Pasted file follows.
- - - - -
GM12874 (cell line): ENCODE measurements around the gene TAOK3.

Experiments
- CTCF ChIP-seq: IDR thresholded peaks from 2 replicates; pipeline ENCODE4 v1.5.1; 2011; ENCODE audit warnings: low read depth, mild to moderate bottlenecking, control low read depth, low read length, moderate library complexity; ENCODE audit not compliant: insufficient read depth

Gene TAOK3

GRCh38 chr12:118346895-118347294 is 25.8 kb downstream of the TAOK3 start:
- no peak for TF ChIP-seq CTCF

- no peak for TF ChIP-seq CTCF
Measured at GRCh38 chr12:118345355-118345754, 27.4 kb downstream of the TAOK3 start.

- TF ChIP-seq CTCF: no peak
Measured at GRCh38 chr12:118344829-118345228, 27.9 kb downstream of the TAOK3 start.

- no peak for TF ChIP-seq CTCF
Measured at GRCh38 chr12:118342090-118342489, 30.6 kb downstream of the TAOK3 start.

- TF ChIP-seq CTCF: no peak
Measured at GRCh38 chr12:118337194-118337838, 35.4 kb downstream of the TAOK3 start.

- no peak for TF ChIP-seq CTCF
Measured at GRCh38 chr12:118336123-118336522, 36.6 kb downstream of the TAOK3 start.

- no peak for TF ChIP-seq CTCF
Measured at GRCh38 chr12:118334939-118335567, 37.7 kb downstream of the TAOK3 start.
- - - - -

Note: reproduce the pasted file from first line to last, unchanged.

GM12874 (cell line): ENCODE measurements around the gene TAOK3.

Experiments
- CTCF ChIP-seq: IDR thresholded peaks from 2 replicates; pipeline ENCODE4 v1.5.1; 2011; ENCODE audit warnings: low read depth, mild to moderate bottlenecking, control low read depth, low read length, moderate library complexity; ENCODE audit not compliant: insufficient read depth

Gene TAOK3

GRCh38 chr12:118346895-118347294 is 25.8 kb downstream of the TAOK3 start:
- no peak for TF ChIP-seq CTCF

- no peak for TF ChIP-seq CTCF
Measured at GRCh38 chr12:118345355-118345754, 27.4 kb downstream of the TAOK3 start.

- TF ChIP-seq CTCF: no peak
Measured at GRCh38 chr12:118344829-118345228, 27.9 kb downstream of the TAOK3 start.

- no peak for TF ChIP-seq CTCF
Measured at GRCh38 chr12:118342090-118342489, 30.6 kb downstream of the TAOK3 start.

- TF ChIP-seq CTCF: no peak
Measured at GRCh38 chr12:118337194-118337838, 35.4 kb downstream of the TAOK3 start.

- no peak for TF ChIP-seq CTCF
Measured at GRCh38 chr12:118336123-118336522, 36.6 kb downstream of the TAOK3 start.

- no peak for TF ChIP-seq CTCF
Measured at GRCh38 chr12:118334939-118335567, 37.7 kb downstream of the TAOK3 start.